Going Home

by Fanning Yater Tant
Gospel Guardian, October 13, 1955

The summer's work has ended. After a long and lonely absence, I am going back to Texas. Only a few hours ago I was speaking to a house filled with people in Sunnyvale, California. Now it is shortly after midnight, and I am nearly three miles above the Mojave Desert, flying almost six miles per minute in the direction of—home! There are eighty‑one of us in this monster of the skies, five crewmembers, and seventy‑six passengers. We left Oakland airport an hour ago and will set down at Love Field in Dallas about daybreak. One brief stop there to change planes, and by the middle of the morning, I shall be home.

There are few words in any language that have the power to grip the heart and stir emotions as does the word "home." All that is sacred and holy, all that is tender and loving clusters around the word. The memories of childhood, the smiles, and tears of youthful years, the security of love and devotion, the hallowed associations of the past are wrapped up in the word. In early years home is the place of mother and father, perhaps brothers and sisters; in later years home is the place of husband or wife, and perhaps children. Bereft indeed is that poor soul who has no home. But infinitely more wretched is he who has never had a home!

Surely it is not without cause that Christ has pictured to us the Christian relationship in terms of home and family. God is our Father; we are his children. Christ is our brother, and we are brethren one to another. It was not to the Ephesians alone, but to all the faithful of every age that Paul wrote, "So then ye are no more strangers and sojourners, but ye are fellow‑citizens with the saints, and of the household of God" (Ephesians 2:19).

Now we are over Nevada. The pulsing roar of the four mighty engines seems to make this leviathan of the air a living creature. The stars in the sky as I look out my window are big and luminous. Most of the passengers are sleeping. But I cannot sleep. I have been gone too long. The eagerness of "going home" is too great. Here and there I can make out the dim, crawling light of an automobile on the desert floor, thousands of feet below. There are not many, and they seem to move at a snail's pace. Perhaps some of these people are going home, too. The same eagerness and anticipation that fills my heart may be theirs. Likely it is so. For we are all of us cut from the same cloth. Our needs, our hopes, our fears, and our joys are pretty much of a pattern. And the God who made us knows what is best for us. He has made provision with loving and infinite care.

Mile after mile slips by in the darkness below. And every mile brings me closer home. Already we are in Arizona, and then we shall sail through the star‑studded skies of New Mexico, and on into Texas. My thoughts are nostalgic as we cross the miles. It was to New Mexico (Alamogordo, and then Hope) that my father brought his family when I was still too young to go to school — more than forty years ago. Indeed, my earliest memories are not of Tennessee, the state of my birth, but of the wild grandeur of the Sacramento Mountains and the then curious, but now famous White Sands. It was here in New Mexico that I had my first acquaintance with death. A beloved sister (oldest in the family) had stayed in Tennessee with her husband when the rest of us moved west. And now comes the fateful wire that tells us we shall see her face no more. My father does not weep; he can not. His misery is beyond tears. As I sit in this plane, high in the heavens, I can see him once again at his table upstairs, writing, writing, writing, endlessly writing. I approach to ask him about Davis, but I can not speak for the aching lump in my throat. He raises his head and sees me standing there in childish grief. He puts his pencil down and takes me up into his lap — a rare thing indeed for him, for he was a man of deep emotions, but inarticulate and undemonstrative concerning them. Finally, I realize he is weeping, and of course, I weep too. He speaks one brief word, "Your sister has gone home to live with God."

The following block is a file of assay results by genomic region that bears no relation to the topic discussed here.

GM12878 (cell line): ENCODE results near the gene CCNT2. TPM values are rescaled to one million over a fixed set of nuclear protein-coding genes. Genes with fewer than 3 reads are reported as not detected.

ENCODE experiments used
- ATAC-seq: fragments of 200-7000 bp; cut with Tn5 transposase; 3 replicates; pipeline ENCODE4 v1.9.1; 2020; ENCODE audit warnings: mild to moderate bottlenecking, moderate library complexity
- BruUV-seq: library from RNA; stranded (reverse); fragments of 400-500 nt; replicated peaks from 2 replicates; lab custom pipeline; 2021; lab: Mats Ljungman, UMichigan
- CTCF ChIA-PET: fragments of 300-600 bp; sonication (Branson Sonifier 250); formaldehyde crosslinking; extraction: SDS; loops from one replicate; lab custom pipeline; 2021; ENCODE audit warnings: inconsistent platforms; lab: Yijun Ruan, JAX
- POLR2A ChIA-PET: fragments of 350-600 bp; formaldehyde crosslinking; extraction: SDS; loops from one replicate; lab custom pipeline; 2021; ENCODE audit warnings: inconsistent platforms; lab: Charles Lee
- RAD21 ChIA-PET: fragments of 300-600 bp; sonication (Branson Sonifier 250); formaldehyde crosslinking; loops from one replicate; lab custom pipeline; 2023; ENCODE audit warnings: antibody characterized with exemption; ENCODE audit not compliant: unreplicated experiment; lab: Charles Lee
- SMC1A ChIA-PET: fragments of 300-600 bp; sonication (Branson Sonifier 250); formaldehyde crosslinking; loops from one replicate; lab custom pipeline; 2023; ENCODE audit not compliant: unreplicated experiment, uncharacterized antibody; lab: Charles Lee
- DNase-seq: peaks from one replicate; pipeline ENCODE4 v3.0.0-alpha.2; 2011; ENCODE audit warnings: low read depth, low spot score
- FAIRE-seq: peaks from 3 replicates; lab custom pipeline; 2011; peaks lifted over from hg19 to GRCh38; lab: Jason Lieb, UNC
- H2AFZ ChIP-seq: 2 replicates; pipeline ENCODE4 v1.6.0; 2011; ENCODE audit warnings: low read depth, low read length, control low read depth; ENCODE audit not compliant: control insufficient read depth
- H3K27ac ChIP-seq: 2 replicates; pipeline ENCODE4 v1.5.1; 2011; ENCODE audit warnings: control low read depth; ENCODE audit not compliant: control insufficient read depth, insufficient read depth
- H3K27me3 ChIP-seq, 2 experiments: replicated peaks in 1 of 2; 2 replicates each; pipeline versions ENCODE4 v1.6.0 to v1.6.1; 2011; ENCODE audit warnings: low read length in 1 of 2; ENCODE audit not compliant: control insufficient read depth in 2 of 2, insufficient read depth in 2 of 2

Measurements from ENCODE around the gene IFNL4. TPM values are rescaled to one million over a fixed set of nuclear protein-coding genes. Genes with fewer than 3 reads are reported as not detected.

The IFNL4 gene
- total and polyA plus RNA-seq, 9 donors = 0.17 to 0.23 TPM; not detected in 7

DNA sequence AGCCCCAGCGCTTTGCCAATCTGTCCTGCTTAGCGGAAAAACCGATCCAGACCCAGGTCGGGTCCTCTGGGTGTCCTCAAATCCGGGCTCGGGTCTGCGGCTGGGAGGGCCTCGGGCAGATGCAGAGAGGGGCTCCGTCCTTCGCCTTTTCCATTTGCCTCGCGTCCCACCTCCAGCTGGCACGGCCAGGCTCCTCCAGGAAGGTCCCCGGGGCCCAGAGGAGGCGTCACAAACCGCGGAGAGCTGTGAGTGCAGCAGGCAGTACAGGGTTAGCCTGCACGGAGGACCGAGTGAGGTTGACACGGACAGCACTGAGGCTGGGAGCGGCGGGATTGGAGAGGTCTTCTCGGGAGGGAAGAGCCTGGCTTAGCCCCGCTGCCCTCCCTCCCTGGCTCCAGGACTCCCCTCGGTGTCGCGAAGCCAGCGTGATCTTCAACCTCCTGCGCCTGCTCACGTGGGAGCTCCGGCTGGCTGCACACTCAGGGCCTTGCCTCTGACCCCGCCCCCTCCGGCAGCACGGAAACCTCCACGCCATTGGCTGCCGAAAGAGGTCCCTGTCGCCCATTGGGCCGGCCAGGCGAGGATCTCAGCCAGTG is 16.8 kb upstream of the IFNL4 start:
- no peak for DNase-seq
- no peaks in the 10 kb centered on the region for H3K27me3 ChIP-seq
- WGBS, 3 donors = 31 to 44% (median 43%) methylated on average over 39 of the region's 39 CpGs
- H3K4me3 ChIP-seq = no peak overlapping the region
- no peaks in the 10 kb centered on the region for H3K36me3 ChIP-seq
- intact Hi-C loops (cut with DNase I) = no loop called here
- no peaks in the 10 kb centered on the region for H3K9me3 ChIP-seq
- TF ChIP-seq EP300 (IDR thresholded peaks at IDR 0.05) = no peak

Home! It won't be long now. It will only be a few hours until I sit at my desk and try to type down the thoughts that fill my heart at this moment. And it will only be a few years until I see once again those dear faces in that eternal home, where sorrow and death can never come. My honored sire has slept these fourteen years beneath the blue skies and bright stars of Texas He died in the Lord, and it was of such as he that John was told to write, "Blessed are the dead who die in the Lord from henceforth: yea, saith the Spirit, that they may rest from their labors; for their works follow with them" (Revelation 14:13). He has gone home. After the turmoil and strife of "life's fitful fever" have ended, what more blessed and glorious thought than to know that one is "going home."

And here is Dallas. Ever so gently the huge ship touches the earth. Thus far the journey has been safely accomplished. Only a few more miles now. And then, home. Is it possible that I am even closer to that heavenly home than to the familiar scenes of my own frame cottage? God knows. Any one of us may at any given moment be only one heart‑beat from eternity — an eternal home with God, or banishment forever from his presence. There is something terrifying about that, and yet something infinitely thrilling. May God grant to all of us that when our eyes shall close in death we may take that sweetest of all journeys — the path that leads to home.

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